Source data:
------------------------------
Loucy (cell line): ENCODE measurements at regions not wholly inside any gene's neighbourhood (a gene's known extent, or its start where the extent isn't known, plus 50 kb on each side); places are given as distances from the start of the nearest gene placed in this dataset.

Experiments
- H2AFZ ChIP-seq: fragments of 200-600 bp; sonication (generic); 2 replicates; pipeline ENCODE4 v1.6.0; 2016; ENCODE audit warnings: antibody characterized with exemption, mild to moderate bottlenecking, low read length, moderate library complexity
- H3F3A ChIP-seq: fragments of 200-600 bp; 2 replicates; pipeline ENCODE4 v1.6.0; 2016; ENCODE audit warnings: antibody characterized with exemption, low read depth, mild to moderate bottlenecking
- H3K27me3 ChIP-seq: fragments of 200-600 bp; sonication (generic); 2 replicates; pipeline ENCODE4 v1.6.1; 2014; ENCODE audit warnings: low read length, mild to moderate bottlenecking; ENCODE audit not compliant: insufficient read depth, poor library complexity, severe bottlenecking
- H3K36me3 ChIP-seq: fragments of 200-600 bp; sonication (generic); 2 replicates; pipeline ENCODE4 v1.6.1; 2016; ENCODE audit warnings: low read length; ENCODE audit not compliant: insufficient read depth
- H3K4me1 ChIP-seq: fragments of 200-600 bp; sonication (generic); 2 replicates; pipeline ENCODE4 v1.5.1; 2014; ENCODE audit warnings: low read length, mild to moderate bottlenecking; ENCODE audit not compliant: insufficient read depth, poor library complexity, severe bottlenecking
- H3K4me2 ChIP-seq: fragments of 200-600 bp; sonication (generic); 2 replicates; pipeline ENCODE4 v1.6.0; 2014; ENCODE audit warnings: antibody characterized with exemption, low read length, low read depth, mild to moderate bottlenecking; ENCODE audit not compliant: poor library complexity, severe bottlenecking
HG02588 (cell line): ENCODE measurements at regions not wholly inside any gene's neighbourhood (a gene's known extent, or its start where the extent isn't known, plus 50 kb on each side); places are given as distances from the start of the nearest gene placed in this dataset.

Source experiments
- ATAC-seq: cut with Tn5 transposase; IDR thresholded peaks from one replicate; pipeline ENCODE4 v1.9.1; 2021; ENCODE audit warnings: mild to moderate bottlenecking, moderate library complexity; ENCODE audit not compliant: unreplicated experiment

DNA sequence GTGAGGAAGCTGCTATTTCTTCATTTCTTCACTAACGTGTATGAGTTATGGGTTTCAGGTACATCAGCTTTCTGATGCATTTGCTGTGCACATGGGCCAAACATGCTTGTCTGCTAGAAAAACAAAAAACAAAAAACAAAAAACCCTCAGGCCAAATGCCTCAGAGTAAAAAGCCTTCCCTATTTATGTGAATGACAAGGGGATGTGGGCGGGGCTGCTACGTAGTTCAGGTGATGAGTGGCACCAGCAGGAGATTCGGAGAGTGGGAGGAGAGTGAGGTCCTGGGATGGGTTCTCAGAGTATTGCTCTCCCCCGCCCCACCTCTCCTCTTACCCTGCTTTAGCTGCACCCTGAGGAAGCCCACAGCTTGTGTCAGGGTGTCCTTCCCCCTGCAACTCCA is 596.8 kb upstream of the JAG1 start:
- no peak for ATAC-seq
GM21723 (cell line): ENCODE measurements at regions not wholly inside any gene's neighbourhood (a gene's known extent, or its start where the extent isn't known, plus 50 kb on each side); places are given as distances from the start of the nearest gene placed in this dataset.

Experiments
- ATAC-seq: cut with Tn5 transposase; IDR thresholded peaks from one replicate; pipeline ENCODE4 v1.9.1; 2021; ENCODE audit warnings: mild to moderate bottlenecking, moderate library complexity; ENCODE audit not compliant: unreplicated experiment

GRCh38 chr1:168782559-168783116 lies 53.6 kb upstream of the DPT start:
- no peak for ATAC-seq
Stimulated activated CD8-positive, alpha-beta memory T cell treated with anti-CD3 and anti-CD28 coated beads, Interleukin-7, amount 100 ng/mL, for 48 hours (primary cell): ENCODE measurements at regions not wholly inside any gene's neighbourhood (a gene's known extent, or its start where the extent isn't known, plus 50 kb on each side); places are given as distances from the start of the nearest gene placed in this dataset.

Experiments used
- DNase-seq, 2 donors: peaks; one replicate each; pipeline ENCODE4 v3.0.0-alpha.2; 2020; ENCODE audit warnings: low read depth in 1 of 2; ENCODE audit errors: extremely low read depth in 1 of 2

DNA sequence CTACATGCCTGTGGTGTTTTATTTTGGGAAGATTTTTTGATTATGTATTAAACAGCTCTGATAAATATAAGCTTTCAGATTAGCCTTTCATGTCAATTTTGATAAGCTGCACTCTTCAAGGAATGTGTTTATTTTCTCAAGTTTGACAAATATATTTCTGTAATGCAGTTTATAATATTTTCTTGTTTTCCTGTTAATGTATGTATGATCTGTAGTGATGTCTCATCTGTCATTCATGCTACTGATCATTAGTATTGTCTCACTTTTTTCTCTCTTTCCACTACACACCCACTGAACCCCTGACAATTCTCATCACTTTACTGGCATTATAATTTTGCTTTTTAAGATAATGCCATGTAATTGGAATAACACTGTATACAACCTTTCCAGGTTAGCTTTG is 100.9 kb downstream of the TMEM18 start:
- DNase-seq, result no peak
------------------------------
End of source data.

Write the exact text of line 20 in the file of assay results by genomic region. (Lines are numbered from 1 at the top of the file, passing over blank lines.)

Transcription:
Experiments used